As they say: teamwork makes the dream work. Networking is an extremely helpful tool for growing and improving your radio station as well as developing a brand. Networking is vital to finding guests for your shows, improving your station, promoting your station on various media outlets, finding sponsors, and generally spreading the word about your station. And hey - there's nothing better than making new acquaintances!
Of course, no matter what profession you're in, networking can be tricky. It's a hard thing to put yourself out there. And yes, we know it can feel icky to connect with people purely for the hope of career gain. But don't worry: it doesn't have to feel so daunting or heartless. For some of our best advice on networking in the broadcasting industry, keep on reading!
Be Mindful of Goals
One important thing about networking as a broadcaster is that you should remain mindful that in some cases, you may be networking with other broadcasters who have the same goals as you - including wanting others to listen to their station. In these cases, be sure to focus your attention on finding mutual benefits between yourself and other broadcasters instead of trying to simply sell your station. Trying to sell your station to other broadcasters is wasted time and energy. Why? Because other broadcasters love their own stations and are too busy listening and working on their stations to really take much of an interest in someone else's. We know it's harsh, but it's the truth.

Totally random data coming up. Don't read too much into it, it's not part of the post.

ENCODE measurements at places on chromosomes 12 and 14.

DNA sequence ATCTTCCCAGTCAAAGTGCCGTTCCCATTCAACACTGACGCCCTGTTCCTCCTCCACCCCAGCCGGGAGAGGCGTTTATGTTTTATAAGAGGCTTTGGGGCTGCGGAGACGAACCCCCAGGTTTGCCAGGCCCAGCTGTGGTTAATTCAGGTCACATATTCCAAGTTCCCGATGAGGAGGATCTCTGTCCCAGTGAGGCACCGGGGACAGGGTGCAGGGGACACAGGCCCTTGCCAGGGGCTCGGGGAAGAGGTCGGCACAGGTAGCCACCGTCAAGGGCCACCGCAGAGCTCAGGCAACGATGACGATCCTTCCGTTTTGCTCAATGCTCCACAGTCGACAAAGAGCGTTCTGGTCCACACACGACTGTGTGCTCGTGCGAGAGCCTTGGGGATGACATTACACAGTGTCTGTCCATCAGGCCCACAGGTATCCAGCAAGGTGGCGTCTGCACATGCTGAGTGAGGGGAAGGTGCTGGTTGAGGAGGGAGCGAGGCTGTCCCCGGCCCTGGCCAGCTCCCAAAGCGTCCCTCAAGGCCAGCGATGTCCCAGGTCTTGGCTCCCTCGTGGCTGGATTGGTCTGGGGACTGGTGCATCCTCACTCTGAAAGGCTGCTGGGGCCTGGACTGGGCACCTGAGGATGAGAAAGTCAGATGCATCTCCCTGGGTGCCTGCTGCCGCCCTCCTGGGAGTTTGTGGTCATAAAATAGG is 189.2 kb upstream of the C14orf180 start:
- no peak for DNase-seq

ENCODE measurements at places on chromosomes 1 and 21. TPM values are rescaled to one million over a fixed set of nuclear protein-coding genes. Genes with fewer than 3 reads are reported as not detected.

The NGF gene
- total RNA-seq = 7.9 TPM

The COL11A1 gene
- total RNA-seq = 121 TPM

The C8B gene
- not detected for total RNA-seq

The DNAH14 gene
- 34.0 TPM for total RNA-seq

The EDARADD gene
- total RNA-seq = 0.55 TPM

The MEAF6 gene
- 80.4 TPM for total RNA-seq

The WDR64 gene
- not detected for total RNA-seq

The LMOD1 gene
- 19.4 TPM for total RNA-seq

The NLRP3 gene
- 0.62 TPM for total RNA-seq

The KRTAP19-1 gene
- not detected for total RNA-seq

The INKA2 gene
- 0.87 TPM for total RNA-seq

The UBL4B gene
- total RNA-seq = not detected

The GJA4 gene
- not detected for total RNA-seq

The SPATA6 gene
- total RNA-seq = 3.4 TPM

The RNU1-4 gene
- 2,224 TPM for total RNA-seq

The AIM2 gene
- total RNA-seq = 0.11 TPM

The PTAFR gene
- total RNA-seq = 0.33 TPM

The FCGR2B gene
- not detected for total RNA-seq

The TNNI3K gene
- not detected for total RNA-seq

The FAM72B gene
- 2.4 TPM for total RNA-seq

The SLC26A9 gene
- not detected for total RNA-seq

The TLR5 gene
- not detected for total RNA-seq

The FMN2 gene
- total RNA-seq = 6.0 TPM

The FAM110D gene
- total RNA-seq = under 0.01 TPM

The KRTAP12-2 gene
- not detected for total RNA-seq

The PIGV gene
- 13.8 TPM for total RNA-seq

In other instances, depending on who you're networking with, selling your station might actually be the primary goal. Thinking of the goals of others when you're networking can be extremely helpful in making sure you and the person you're connecting with receive the most benefit out of that specific interaction. Not to mention the most benefit out of your relationship as a whole. Thinking of the goals of others also helps to ensure you aren't wasting your time, anyone else's time, or the potential connection by pursuing a certain goal that makes no sense for the relationship.
The Select Few
It can be easy to think connecting with as many people as possible is the key to success. However, that is simply not true. The key is to select a few people, perhaps 15-20 maximum, that are especially relevant to you and what you have going on. Developing those relationships further and really putting the time and effort in to foster great connections will do much more for you than having weak ties with 50+ people.
Remember: it can be valuable to have some weaker ties with a larger group of people, and you can certainly maintain those connections while focusing on your select few. Just know that it's crucial you give the necessary attention to your select few to maintain those strong relationships even if you do want to spend some time fostering new relationships with that second tier of connections.
Think People, Not Positions
Getting too caught up on people's positions can be a really big mistake. You should consider what the future may hold for people instead of solely focusing on the now. Sure, you may want to connect with some people that have a certain position currently. However, that does not mean that you should avoid connecting with people outside of that position.
You may meet someone who isn't in the most ideal position now, but they may have a really bright future ahead. Or alternatively, the people who have high positions today may be switching jobs tomorrow! You never know what could come of any connection, so it is best to stay open-minded and avoid focusing on positions, the present, etc.
When networking, you always want to ensure you are aware of and bring your value to every interaction you have. Value exchange is essentially what networking is, so you need to make sure you are communicating your value to others. Figure out which unique and niche skillsets you bring to the table, then make sure you communicate those valuable skills to your networking targets.